In addition, although generally the Latvian legal system provides contractual freedom by allowing the parties to conclude agreements on which form they wish, there are cases envisaged by the law where a specific form is required and its non-observance makes the transaction invalid. As stated in the legal doctrine, a certain form may be necessary either due to the contents of the act (corpus) or due to ensuring the evidence (onus probandi).907 For example, if the law requests that the agreement must be concluded at the public notary, then an agreement ignoring this requirement is void. 908

Notwithstanding the mandatory requirements, otherwise the Latvian laws allow the parties to agree upon the form of their contracts to be legally binding.909 This applies to all types of contracts. The parties are free to choose the form, unless it is already stipulated by mandatory requirements of the law. For electronic documents, the consensus of both parties is not a precondition if the document has a secure electronic signature: in such cases one party may not refuse to accept it. However, if the document does not have a secure electronic signature, its validity is subject to the agreement of the parties.910 The special exceptions with respect to the transactions which may not be concluded in electronic form are included in the Electronic Documents Law (for a detailed description see section B.1.2. below). Latvian laws do not directly regulate the sending of electronic notifications instead of paper documents. However, it should be noted that the Civil Code does not require a paper form for the notifications. The form of the notification depends on the substantial transaction to which this notification is related. If the notification is related to an already concluded contract (e.g., a notification on termination of the contract), then it normally shall be made in the same form as the contract itself: according to the Senate of the Supreme Court, the rule “from the larger to the smaller” shall be applied, i.e., if the contract itself was concluded in a written form, also all notifications in relation to it shall have the same form.911 So, electronic notifications are allowed if the contract itself was concluded either in an electronic form or orally. Also, in case of written contract, an electronic notification having an electronic signature should be deemed as valid, unless the law or the contract requires the signing of such notification.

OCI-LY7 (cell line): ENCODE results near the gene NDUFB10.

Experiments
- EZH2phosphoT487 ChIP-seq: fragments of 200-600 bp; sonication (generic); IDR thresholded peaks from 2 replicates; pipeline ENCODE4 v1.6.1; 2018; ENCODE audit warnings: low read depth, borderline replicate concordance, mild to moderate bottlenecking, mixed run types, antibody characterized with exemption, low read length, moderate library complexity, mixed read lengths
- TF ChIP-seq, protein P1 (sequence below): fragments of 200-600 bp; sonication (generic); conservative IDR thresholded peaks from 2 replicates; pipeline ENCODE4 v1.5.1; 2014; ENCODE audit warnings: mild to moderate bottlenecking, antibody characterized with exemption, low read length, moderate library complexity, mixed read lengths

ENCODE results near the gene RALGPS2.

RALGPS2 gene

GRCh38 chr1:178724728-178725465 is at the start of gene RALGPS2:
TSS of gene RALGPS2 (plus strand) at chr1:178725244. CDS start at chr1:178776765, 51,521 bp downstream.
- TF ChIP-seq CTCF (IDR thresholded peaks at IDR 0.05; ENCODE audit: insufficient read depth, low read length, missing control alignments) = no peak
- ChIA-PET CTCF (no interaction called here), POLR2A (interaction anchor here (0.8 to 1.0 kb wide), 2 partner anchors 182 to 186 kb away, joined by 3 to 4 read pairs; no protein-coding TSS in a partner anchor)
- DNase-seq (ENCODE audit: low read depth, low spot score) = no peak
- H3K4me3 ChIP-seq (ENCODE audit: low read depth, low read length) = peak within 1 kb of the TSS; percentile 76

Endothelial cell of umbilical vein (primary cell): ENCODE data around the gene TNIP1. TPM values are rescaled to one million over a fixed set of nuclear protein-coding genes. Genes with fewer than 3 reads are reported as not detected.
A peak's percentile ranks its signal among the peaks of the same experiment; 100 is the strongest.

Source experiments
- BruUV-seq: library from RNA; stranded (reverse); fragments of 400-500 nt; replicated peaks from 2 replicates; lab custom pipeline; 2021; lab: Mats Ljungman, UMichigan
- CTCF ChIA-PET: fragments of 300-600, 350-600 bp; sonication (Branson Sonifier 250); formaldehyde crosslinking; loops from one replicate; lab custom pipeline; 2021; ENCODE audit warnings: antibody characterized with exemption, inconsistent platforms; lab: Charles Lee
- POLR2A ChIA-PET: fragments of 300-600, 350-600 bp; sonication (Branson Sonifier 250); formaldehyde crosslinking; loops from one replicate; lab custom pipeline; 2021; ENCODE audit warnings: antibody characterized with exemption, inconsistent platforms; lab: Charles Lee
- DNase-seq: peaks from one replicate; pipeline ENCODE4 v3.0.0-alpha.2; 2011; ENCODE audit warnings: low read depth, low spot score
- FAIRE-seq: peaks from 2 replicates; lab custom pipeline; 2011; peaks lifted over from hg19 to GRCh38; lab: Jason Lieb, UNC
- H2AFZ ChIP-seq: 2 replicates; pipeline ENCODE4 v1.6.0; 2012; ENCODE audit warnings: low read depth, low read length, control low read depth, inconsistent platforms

Electronic notifications without a secure electronic signatures are allowed if the parties agree to it or if the law or the transaction itself did not require a signed document (e.g., when agreeing on using arbitration, the Civil Procedure Law allows a notification by “other telecommunication means”, which should include an electronic notification912). In case the parties are not in contractual relations yet, e.g., when accepting an offer, the form of such notification would depend on the form of the offer: if the offer does not require any specific form for its acceptance, it may also be given electronically. Additionally, special requirements for sending electronic notifications within the realm of information society services are stipulated by the Law on Information Society Services.913

The Latvian legal system has not implemented a framework for sending electronic registered mail. The sending of electronic mail is regulated only with respect to the communication within state and municipal institutions and between such institutions and private parties.914 The regulations provide that the electronic documents shall be circulated by use of electronic mail, special online forms, or 3,5” floppy disks. If the document has been sent by electronic mail or by special online forms, it is deemed that the addressee has received it within two business days after its sending. In case of dispute, the institution has the burden to prove that the document has been sent.